LAST WORD: Lessons from the Bottom
by Marzena Czarnecka
You’re the Nile, You’re the Tow’r of Pisa.
You’re the smile / On the Mona Lisa.
I’m a worthless check a total wreck a flop,
But if, baby, I’m the bottom
You’re the top!
– Cole Porter
You know who I’m talking about. On the map, we’re on top, and they’re on the bottom, but draw the map according to the global economy, and there you have it. They have Disney World and Disneyland. We have West Edmonton Mall (okay, and Paramount Canada’s Wonderland). You get the picture. They’re the elephant. We’re the mouse that defines itself by saying, “Well, you know elephants? I’m not an elephant.”
But sometimes, the bottom can teach the top something, and I think this is the time for Canada to teach our southern neighbour a little lesson about selling to China. Here is the lesson: Do it.
I write this as Calgary-based PetroKazakhstan (Hurricane Hydrocarbons as was) is joyfully selling itself to China National Petroleum Corporation, and a new joke is making the rounds. Question: so, what is the difference between a Canadian and an American? Answer: An American is someone who calls a Chinese company buying a US company a threat to national security. A Canadian is someone who cashes the Chinese cheque.”
A lovely, fat, $4.2 billion cheque. Thank you, CNPC. We feel quite confident that unless a clearly superior (and we mean superior purely in the dollars and cents sense), come the shareholders meeting in October, our Kazakhstan assets will be your Kazakhstan assets.
Now, I realise that CNPC’s purchase of PetroKazakhstan isn’t quite the same as China’s CNOOC Ltd.’s attempt to overpay for US Unocal. Unocal, after all, does have US assets. It also has Canadian ones. And ones in Thailand, Indonesia, Myanmar, Bangladesh, Congo, Azerbaijan, and The Netherlands. Thanks to Chevron Corp, all safely owned by a US company.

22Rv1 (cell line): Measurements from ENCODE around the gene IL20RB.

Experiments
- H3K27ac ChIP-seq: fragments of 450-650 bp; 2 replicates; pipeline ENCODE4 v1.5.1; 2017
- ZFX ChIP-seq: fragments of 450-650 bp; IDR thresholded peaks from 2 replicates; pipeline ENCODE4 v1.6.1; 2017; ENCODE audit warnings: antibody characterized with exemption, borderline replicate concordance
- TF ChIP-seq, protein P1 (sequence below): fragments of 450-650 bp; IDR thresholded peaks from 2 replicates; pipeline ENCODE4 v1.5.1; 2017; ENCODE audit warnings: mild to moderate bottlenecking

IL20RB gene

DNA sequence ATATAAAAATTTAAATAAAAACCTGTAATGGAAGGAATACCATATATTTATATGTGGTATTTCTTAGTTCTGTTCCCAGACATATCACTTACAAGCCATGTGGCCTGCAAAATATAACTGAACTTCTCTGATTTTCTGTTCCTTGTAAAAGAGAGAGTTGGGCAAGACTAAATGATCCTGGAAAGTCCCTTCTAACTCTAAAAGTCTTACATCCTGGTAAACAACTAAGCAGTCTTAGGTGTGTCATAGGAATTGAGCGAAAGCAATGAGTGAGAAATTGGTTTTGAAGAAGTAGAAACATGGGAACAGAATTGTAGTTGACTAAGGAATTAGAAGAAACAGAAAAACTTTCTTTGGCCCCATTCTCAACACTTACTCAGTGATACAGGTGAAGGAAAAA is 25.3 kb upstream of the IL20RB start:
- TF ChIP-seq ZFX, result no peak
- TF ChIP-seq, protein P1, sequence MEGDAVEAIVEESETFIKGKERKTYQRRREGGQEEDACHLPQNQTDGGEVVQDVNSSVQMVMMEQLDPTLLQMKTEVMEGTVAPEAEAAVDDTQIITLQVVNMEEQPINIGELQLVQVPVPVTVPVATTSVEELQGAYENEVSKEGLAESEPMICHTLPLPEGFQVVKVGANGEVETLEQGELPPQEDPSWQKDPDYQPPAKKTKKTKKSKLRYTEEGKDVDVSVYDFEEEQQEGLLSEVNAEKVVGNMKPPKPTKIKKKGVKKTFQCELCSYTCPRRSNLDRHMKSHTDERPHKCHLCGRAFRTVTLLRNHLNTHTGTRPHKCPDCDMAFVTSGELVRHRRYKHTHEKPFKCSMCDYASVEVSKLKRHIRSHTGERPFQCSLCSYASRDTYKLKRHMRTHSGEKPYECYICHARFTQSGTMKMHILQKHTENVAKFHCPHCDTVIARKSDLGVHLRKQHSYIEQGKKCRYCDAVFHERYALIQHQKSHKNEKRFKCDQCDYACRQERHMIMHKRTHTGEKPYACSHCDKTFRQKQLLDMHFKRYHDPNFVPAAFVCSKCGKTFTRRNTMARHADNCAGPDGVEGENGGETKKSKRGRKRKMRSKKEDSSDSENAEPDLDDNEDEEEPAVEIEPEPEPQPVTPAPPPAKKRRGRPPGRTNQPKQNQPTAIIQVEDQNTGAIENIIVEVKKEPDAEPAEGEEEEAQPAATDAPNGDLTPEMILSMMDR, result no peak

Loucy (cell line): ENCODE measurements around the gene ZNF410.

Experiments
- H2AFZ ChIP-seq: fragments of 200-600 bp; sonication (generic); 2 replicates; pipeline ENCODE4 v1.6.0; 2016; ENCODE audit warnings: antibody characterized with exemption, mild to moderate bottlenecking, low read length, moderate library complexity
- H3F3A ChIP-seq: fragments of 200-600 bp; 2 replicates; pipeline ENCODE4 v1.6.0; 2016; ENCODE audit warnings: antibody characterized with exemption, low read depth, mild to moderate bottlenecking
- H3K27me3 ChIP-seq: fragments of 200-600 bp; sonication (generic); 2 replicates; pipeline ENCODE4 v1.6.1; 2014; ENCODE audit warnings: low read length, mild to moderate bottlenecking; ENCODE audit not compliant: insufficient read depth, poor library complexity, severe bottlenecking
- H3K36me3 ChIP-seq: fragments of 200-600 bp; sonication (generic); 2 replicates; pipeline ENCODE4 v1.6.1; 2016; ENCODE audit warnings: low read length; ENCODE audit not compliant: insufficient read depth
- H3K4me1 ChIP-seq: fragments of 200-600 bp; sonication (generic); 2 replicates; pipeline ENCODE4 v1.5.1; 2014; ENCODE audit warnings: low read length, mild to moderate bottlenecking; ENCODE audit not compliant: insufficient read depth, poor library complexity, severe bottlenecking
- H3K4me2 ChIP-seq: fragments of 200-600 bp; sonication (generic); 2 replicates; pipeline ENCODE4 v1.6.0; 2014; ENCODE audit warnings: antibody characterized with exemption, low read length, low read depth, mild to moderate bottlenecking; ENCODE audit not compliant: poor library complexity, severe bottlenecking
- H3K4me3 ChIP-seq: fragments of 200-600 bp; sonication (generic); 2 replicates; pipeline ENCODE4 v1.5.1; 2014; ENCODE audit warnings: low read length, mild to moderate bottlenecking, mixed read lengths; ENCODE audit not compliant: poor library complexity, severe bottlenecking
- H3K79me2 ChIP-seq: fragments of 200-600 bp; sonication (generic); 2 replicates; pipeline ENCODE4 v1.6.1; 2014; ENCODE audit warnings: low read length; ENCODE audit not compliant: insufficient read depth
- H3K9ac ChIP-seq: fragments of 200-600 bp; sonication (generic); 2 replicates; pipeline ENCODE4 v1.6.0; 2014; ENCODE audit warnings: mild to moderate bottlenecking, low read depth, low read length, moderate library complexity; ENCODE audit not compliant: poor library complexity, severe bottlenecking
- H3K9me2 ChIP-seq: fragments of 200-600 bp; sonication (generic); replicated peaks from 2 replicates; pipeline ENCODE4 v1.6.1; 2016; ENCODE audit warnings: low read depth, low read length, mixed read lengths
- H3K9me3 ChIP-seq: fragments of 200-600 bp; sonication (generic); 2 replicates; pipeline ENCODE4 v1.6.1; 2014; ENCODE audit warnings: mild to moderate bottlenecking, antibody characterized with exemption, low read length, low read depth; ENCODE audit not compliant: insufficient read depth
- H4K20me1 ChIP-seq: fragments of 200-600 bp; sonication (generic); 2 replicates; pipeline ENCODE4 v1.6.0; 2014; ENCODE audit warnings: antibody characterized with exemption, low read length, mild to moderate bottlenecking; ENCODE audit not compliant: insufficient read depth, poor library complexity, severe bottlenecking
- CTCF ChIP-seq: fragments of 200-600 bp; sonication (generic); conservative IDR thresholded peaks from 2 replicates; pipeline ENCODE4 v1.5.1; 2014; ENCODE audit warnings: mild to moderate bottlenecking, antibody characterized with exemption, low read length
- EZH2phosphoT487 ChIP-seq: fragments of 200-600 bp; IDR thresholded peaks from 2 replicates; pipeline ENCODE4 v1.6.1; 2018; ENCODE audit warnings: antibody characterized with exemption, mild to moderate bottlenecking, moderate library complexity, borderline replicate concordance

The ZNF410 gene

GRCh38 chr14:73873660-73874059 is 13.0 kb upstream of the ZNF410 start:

But still. Change PetroKazakhstan for, say… EnCana Corp. Would we have seen our Members of Parliament whip themselves into a frenzy and protest the deal as a threat to Canadian national security? Granted, a few headline hungry MPs did make fools over themselves when Min Metals was chasing after Noranda, but on the whole, the nation was fairly complacent, exhibiting a sort of, “Well, someone’s got to buy it” mentality. If it won’t be the Chinese, it’ll be the Yanks (in a bizarre twist, it went to Canucks, with other assets, inter alia, in Missouri, Louisiana, Jamaica, and Chile. But that’s likely temporary).
The two countries’ opposite reactions to the spectre of Chinese-control of formerly domestic companies is the result of our very opposite roles in the unfolding global economy. Give credit where credit is due: the US pioneered the global economy, and it did so from a position of power. In other words, its companies bought up Canada, the Netherlands, and Azerbaijan. Our companies… for the most part, got bought.
That’s given us perspective. We’ve tended to be the “bottom” in most world power plays, and that’s made us humble, even when we’ve come out on top. We understand that globalisation is a complex phenomenon that involves an interdependence of economies, an intermingling of global assets, in the hands of a variety of multinational, variously headquartered companies. From its privileged position as the “top” in globalisation’s first round, our neighbour sometimes misinterprets globalisation to mean US companies owning the globe. Not so, baby. You’re bigger than us, and will always have a bigger share. But China’s bigger than you (so’s India). When they get their ducks lined up, round two may very well go to them. Round three, for sure.
It’ll hurt less if you relax. Now, close your eyes and imagine that instead of selling for less to Chevron, Unocal went for a whopping premium to China. There. Was that so bad? (Isn’t it nice to experiment with different positions).
Marzena Czarnecka is a Calgary-based, therefore likely US-owned, freelance writer writer. And she’s okay with it.
2012: Well, I guess I was wrong, eh? We did whip ourselves up into a frenzy…